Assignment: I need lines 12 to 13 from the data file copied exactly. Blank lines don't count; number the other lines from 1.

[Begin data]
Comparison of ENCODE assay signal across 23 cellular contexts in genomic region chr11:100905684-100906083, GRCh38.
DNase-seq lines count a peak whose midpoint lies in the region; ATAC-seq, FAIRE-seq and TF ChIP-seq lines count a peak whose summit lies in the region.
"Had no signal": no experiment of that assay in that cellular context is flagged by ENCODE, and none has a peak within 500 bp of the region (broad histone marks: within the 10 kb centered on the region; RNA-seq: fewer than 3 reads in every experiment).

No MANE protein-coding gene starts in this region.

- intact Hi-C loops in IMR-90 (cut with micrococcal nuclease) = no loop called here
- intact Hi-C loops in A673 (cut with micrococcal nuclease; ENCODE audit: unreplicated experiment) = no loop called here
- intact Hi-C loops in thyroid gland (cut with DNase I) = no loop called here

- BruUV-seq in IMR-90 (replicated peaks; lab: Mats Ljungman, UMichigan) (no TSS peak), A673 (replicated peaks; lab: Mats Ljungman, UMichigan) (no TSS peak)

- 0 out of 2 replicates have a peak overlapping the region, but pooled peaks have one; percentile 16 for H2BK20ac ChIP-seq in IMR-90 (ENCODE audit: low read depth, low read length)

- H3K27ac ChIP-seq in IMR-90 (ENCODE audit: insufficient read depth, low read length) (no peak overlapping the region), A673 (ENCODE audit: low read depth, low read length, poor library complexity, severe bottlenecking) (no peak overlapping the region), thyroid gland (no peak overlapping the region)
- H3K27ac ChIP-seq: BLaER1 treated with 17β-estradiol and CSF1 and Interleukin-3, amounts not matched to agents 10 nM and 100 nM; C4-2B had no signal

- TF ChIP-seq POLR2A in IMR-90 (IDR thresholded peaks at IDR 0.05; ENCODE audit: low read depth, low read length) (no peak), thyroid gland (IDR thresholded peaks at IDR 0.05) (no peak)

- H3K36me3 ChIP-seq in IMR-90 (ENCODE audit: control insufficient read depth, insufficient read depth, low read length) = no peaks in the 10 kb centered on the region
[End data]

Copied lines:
- TF ChIP-seq POLR2A in IMR-90 (IDR thresholded peaks at IDR 0.05; ENCODE audit: low read depth, low read length) (no peak), thyroid gland (IDR thresholded peaks at IDR 0.05) (no peak)

- H3K36me3 ChIP-seq in IMR-90 (ENCODE audit: control insufficient read depth, insufficient read depth, low read length) = no peaks in the 10 kb centered on the region